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How I Used Conjoint Analysis to Plan My Wedding

Posted by Alyse Dunn on Tue, Jun 14, 2016

I’m getting married in August, and the past year and a half of planning has been a whirlwind of fabrics, colors, and decisions. The number of options you have for any given item are immense, and, as a market researcher, I began to consider the choices I had and how I would make them. 

Let’s talk about cake. We tried 15 flavors of cake, and we knew that we could combine any four of them. They could be the same, or we could have 4 different flavors or a combination. Effectively, we had 3,060 possible combinations for cake. Now, that could be very overwhelming, but, to me, it was just a giant Conjoint Analysis exercise.

Conjoint Analysis is a trade-off technique that market researchers use to estimate consumer preferences for products with multiple features. The beauty of Conjoint Analysis is that it allows a researcher to predict preferences for huge numbers of possible product combinations without testing each combination explicitly.  The secret is in attaching a value to each level (chocolate, vanilla, strawberry, etc.) to each attribute (flavor) and making the assumption that the value of the whole is equal to the sum of its parts. For our wedding cake, we were presented with 2 attributes: Flavor and Number of Flavor Repeats.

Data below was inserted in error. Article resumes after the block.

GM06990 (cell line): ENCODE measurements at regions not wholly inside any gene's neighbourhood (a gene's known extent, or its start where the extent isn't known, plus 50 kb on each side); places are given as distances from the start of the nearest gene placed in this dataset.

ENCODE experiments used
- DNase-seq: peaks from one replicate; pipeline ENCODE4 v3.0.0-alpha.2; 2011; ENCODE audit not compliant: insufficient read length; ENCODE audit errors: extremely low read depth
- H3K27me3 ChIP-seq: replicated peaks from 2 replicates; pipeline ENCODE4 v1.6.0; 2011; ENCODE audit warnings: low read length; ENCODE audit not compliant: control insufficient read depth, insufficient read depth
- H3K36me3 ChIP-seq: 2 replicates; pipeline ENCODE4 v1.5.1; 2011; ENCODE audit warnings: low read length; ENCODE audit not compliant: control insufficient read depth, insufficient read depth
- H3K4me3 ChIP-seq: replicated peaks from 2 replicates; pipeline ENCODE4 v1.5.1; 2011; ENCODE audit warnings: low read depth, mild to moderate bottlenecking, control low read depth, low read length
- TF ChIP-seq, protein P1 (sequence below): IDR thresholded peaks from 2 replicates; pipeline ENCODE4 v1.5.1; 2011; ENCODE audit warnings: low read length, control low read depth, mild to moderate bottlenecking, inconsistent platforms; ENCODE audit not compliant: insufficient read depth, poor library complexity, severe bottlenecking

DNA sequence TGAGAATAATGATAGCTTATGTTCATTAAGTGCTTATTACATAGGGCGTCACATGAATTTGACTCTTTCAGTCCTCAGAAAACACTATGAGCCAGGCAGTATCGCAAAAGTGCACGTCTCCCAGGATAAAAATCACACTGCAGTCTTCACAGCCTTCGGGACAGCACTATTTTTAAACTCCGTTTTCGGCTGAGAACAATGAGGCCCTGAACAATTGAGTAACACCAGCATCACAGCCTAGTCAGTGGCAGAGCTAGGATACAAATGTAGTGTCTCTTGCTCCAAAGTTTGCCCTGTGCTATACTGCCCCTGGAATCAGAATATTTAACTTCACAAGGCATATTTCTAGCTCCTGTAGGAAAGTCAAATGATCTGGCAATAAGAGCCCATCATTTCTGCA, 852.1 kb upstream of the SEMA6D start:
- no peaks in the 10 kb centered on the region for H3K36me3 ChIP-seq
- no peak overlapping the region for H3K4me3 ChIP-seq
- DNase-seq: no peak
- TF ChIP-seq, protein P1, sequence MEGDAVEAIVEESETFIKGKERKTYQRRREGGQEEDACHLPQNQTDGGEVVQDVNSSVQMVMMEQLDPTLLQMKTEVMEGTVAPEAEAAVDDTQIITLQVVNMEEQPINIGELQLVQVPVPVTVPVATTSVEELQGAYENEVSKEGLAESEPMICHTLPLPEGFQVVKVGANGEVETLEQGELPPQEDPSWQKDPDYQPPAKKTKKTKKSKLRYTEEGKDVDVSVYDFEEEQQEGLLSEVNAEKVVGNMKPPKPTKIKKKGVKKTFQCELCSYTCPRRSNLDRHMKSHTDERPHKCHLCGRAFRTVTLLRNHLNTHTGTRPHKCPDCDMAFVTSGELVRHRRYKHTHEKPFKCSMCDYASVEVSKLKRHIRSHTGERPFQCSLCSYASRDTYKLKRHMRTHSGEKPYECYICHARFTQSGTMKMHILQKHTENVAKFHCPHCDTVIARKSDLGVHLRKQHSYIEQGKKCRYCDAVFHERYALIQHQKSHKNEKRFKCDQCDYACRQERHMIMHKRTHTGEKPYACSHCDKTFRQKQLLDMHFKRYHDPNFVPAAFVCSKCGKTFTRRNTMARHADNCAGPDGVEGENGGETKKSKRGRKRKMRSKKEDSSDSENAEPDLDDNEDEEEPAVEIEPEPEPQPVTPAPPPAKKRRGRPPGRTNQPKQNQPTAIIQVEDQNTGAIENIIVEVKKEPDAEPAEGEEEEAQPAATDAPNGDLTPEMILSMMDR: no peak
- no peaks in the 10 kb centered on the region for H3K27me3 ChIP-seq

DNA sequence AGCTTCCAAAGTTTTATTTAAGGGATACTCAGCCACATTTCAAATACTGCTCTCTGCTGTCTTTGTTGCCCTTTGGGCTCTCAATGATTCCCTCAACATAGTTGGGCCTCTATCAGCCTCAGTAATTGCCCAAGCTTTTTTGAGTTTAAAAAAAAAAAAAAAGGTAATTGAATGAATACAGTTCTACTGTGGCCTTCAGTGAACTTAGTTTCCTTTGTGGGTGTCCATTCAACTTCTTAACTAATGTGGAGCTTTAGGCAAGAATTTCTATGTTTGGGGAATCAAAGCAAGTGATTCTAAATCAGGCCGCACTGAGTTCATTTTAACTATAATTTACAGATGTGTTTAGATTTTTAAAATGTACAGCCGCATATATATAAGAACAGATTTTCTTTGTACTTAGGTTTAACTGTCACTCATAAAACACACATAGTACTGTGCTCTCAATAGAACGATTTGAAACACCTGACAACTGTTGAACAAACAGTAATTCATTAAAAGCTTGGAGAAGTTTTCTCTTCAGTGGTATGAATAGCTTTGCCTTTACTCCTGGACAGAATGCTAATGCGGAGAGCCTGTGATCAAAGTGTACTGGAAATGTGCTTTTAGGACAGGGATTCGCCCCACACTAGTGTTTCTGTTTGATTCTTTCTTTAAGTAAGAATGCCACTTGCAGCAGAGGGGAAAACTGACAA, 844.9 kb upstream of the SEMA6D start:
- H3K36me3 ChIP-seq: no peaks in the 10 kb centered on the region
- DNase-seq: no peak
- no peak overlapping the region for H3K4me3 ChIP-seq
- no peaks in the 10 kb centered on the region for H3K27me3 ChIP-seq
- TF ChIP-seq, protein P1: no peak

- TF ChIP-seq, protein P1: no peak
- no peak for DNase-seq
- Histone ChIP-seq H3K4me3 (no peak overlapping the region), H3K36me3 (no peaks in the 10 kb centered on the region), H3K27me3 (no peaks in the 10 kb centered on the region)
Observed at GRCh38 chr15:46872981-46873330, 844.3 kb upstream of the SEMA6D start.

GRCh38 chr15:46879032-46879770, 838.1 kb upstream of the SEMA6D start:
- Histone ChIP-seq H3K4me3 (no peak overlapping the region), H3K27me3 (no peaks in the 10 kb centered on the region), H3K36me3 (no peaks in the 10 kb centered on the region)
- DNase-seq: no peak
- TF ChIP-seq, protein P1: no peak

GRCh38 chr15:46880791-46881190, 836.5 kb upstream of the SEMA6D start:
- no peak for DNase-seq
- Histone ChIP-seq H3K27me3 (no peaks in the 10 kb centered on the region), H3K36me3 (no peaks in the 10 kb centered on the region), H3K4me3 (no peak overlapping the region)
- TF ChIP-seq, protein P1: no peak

For this Self-Explicated Conjoint exercise, I listed out the 15 possible flavors and number of possible repeated flavors. I then rated them on a 1-10 scale based on how attractive they were to me. Additionally, I rated each attribute based on how important it was to the final decision. In the case below, the number of repeated flavors was a more important attribute than flavor (60% of my decision). Finally, I multiplied the level and attribute values together to get a utility score.

wedding_conjoint_analysis.png

From there, it’s math! Now, with these scores, I have the ability to simulate all 3,060 cake combinations with their values (that’s a lot of frosting). To determine the “BEST CAKE” you add the utilities together and look for the highest total utility. In our case, it was 2 White Chocolate Tiers, with 1 Lavender, and 1 Italian Crème, with a total utility of 2,060. This very narrowly beat out 4 independent flavors (White Chocolate, Lavender, Italian Crème, and Chocolate) because of the high value for White Chocolate. 

Conjoint Analysis is helpful for numerous research needs (wedding planning included). Presenting individuals with various combinations of attributes helps determine how each attribute is valued, which can be projected to the larger population. By making tradeoffs when comparing different combinations, I was able to choose a cake that worked for our event. For organizations, Conjoint Analysis can help determine which new product features will perform the best, which hotel packages offer the biggest bang for the buck, or which insurance items will be most desirable to individuals. Conjoint is applicable across any organization and is a valuable analytical tool to help determine which combinations of attributes perform best. 

Learn more about avoiding common pitfalls in Conjoint Analysis. 

Alyse Dunn is a Data Manager at CMB, and she looks forward to how her Conjoint Analysis exercises in wedding planning will pay off (and thanks our Senior Analyst Liz White for socializing this example).

Topics: advanced analytics, research design